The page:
Spring time at RSPB Nature Reserves in Mid & North Wales
Published: Wednesday 12th Feb 2014
Written by: The Wales Cottage Holidays Team
Each season brings a different experience at the RSPB’s nature reserves in Mid and North Wales. In spring, the air is filled with birdsong as they compete to establish territories and attract a mate. Click on any of the following areas for more details of the Reserves and nearby cottages.
For visitors to the Bala and North East Wales areas, the RSPB has a Visitor Centre at Lake Vyrnwy and migrants such as pied flycatchers, redstarts and wood warblers arrive in the spring. At the reserve at Point of Ayr on the Dee estuary, look for migrating waders and terns passing through and listen out for the song of skylarks.
In North Wales, the RSPB Visitor Centre at Conwy is situated on the banks of the Conwy estuary; spring at the reserve will have skylarks, lapwings, a wide variety of migrating birds and grey herons building their nests. The RSPB has two reserves on Anglesey, both to the west of the island. South Stack Cliffs is about three miles out of Holyhead and has guillemots, razorbills, puffins and rare choughs. Reed-fringed lakes at the Valley Wetlands site give the opportunity to see wildfowl all year round.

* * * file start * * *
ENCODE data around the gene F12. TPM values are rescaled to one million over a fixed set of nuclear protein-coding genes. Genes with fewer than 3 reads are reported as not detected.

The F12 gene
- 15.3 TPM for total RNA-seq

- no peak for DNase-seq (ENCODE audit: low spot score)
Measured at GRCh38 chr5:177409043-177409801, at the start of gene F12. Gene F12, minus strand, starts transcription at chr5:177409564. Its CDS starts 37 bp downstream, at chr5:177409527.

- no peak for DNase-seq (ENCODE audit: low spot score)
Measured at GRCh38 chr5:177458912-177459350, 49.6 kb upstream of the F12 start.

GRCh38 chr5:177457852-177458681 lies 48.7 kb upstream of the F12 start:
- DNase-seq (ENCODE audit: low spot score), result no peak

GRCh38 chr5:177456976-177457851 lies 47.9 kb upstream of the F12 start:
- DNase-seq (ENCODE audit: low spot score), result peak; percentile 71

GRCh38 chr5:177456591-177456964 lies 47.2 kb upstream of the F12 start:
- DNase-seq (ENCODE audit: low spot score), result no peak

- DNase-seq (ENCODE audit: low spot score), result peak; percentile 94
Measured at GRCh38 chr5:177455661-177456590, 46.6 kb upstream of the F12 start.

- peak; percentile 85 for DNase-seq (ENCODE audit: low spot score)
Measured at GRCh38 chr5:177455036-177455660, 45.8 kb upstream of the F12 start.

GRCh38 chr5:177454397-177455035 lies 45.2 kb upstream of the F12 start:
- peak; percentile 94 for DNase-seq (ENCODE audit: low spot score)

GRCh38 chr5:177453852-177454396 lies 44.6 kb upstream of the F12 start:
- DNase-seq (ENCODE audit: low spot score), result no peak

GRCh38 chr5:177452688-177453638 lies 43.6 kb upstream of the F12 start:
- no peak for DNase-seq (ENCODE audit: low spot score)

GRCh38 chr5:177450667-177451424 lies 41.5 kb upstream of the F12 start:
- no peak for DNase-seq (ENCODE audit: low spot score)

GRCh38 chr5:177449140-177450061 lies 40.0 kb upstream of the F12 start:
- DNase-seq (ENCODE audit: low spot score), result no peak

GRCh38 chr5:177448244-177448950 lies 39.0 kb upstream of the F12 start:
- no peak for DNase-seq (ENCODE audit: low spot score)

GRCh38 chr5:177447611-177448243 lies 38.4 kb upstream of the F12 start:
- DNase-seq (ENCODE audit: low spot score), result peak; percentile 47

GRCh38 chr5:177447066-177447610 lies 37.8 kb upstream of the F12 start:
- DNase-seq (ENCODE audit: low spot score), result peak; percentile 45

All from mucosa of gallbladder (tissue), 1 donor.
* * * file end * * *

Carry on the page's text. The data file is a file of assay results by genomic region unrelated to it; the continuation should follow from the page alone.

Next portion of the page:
In the Dolgellau, Machynlleth and Aberystwyth areas, visit the reserve at Arthog Bog adjacent to the Mawddach Estuary; spring is the best time of year to see summer migrants like willow and sedge warblers, whitethroats and cuckoos. Or visit Coed Garth Gell which is a woodland and heathland nature Reserve in the spectacular Mawddach Valley. Early spring is an ideal time to see the secretive lesser-spotted woodpecker and hawfinches. Further south the ground at the Ynys-hir Reserve will be carpeted in flowers and visitors can lookout for birds of prey from any one of seven hides.